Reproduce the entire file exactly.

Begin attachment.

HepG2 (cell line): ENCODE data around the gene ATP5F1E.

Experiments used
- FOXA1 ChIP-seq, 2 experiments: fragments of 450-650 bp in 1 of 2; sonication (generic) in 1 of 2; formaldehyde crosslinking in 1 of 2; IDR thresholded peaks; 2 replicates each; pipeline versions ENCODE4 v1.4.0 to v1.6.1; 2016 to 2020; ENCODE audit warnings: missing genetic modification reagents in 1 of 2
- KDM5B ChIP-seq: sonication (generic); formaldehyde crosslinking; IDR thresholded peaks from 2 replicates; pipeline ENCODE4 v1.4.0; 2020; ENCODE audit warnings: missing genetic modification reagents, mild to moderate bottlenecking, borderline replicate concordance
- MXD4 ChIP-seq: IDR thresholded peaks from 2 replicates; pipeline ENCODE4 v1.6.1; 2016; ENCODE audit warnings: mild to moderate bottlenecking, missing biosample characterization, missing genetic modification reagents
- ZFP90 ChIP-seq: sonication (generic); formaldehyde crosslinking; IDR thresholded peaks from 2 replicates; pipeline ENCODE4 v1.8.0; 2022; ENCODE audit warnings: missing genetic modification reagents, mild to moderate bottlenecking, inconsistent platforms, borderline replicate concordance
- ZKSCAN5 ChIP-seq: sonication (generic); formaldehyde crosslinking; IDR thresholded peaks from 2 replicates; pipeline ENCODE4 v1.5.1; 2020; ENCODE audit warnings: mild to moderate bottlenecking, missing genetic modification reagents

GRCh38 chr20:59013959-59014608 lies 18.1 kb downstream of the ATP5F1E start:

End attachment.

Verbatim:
HepG2 (cell line): ENCODE data around the gene ATP5F1E.

Experiments used
- FOXA1 ChIP-seq, 2 experiments: fragments of 450-650 bp in 1 of 2; sonication (generic) in 1 of 2; formaldehyde crosslinking in 1 of 2; IDR thresholded peaks; 2 replicates each; pipeline versions ENCODE4 v1.4.0 to v1.6.1; 2016 to 2020; ENCODE audit warnings: missing genetic modification reagents in 1 of 2
- KDM5B ChIP-seq: sonication (generic); formaldehyde crosslinking; IDR thresholded peaks from 2 replicates; pipeline ENCODE4 v1.4.0; 2020; ENCODE audit warnings: missing genetic modification reagents, mild to moderate bottlenecking, borderline replicate concordance
- MXD4 ChIP-seq: IDR thresholded peaks from 2 replicates; pipeline ENCODE4 v1.6.1; 2016; ENCODE audit warnings: mild to moderate bottlenecking, missing biosample characterization, missing genetic modification reagents
- ZFP90 ChIP-seq: sonication (generic); formaldehyde crosslinking; IDR thresholded peaks from 2 replicates; pipeline ENCODE4 v1.8.0; 2022; ENCODE audit warnings: missing genetic modification reagents, mild to moderate bottlenecking, inconsistent platforms, borderline replicate concordance
- ZKSCAN5 ChIP-seq: sonication (generic); formaldehyde crosslinking; IDR thresholded peaks from 2 replicates; pipeline ENCODE4 v1.5.1; 2020; ENCODE audit warnings: mild to moderate bottlenecking, missing genetic modification reagents

GRCh38 chr20:59013959-59014608 lies 18.1 kb downstream of the ATP5F1E start: